Security, harmony and stability of society and own person

    • Family

    • Security

    • National security

    • Social order

    • Clean

    • Reciprocation of favors

    • Sense of belonging

    • Health


Another classification of values by shalom schwartz l.jpg

Another classification of values by Shalom Schwartz

Hierarchy

Conservatism

Mastery

Power

Security

Tradition

Achievement

Conformity

Affective

autonomy

Harmony

Hedonism

Benevolence

Stimulation

Self-direction

Egalitarian

Commitment

Universalism

Intellectual

autonomy


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Studies with the Value Questionnaire

  • 56 values

    • 52 – the 10 main types

    • 4 – ”spiritual” values

  • Autonomous vs. Instrumental values

    • 30 – autonomous (nouns)

    • 26 instrumental (adjective)

  • Rating on 9-point scale

    • -1 – against my values

    • 0 – neutral for me

    • 7 – highest importance


Profiles examples from very much like me to not like me at all l.jpg

Profiles (examples)(from Very much like me to Not like me at all)


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Cross-cultural studies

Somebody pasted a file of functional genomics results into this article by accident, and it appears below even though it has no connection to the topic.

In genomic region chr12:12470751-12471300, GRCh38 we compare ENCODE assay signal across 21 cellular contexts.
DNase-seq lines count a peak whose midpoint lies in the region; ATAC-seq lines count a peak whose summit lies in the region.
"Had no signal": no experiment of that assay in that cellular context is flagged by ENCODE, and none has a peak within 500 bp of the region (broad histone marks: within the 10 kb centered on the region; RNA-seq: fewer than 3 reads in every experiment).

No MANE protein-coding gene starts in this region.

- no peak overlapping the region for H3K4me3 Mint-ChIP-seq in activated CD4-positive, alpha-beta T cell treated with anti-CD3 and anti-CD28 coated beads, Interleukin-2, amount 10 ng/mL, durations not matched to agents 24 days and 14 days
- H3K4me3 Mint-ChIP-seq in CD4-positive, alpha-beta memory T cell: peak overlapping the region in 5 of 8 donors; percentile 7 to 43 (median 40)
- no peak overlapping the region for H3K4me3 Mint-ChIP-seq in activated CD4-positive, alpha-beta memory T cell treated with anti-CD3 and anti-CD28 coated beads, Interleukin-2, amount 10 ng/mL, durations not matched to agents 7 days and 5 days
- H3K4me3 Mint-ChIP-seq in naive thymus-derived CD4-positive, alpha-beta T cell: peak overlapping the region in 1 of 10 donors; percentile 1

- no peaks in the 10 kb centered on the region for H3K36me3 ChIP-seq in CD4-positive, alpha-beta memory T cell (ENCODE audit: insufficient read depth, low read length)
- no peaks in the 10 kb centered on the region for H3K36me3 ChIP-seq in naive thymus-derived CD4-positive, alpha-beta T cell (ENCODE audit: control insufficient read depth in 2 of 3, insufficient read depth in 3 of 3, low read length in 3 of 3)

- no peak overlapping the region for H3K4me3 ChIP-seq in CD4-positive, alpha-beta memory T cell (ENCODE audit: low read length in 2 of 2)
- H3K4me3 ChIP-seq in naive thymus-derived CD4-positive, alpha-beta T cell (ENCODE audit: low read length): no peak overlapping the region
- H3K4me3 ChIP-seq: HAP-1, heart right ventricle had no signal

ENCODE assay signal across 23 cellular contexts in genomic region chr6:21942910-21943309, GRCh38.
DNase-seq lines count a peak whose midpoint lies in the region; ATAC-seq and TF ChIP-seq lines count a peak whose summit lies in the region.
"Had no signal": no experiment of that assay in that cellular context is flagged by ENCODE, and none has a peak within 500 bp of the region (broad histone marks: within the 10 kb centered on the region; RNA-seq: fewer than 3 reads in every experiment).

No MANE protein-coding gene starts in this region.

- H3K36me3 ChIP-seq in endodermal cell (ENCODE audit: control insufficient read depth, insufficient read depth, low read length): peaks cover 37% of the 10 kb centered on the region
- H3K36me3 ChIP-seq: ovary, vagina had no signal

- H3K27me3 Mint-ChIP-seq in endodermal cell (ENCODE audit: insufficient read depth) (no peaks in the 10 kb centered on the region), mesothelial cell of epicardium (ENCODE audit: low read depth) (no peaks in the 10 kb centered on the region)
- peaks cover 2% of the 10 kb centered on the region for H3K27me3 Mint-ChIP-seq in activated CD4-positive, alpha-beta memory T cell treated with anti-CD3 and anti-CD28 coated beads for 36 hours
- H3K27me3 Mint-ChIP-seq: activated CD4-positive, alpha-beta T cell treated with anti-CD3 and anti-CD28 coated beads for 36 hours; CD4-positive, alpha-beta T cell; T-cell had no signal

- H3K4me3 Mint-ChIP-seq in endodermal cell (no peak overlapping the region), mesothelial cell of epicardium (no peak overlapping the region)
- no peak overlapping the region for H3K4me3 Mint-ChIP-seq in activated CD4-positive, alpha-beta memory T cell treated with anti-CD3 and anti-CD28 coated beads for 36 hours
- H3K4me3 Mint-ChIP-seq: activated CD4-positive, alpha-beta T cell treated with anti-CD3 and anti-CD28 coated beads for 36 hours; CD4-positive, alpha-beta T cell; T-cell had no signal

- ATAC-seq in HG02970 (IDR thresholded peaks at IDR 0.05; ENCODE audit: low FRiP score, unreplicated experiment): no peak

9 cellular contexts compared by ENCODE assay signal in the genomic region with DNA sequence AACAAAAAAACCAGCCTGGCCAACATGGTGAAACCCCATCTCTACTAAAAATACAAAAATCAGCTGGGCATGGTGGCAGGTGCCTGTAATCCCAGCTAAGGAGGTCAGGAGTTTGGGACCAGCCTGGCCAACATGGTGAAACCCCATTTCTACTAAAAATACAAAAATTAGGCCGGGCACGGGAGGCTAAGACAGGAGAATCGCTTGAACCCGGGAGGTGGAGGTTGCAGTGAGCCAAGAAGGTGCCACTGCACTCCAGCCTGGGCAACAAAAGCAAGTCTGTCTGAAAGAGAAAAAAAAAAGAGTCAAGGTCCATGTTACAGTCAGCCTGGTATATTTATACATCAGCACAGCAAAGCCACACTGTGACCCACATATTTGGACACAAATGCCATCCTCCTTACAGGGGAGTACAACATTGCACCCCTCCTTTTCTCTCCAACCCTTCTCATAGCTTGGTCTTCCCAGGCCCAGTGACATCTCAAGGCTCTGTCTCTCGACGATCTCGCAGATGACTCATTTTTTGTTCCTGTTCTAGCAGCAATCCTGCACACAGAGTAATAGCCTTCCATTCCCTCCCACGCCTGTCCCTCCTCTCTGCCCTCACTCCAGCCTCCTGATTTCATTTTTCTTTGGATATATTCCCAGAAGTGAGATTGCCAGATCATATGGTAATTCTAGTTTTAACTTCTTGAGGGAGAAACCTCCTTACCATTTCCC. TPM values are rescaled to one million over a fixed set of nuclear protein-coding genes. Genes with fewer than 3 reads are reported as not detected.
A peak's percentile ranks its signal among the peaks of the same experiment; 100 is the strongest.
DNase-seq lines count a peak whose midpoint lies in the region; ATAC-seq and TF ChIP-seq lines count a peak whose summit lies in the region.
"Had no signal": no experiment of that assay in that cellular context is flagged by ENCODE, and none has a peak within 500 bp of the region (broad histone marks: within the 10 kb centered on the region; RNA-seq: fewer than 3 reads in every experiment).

• 97 samples (about 200 subjects in a sample)

  • 44 countries from all continents

  • Years 1988-1993

  • Samples

    • Teachers from elementary and high schools

    • University students and pupils

    • Together 25, 863 subjects


Factor analysis of mean national values l.jpg

Factor analysis of mean national values


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Main dimensions after factor analysis

Hierarchy

Conservatism

Mastery

Power

Security

Conservation-

Tradition

Achievement

Self-enhancemenet

Conformity

Affective

autonomy

Harmony

Benevolence

Hedonism

Self-transcendence

Stimulation

Openness to change

Self-direction

Egalitarian

Commitment

Universalism

Intellectual

autonomy


Structure of values in postcommunist countries l.jpg

Structure of values in postcommunist countries

Za: Schwartz & Bardi (1997)


Structure of values in postcommunist countries26 l.jpg

Structure of values in postcommunist countries

Za: Schwartz & Bardi (1997)


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Relations between values in different countries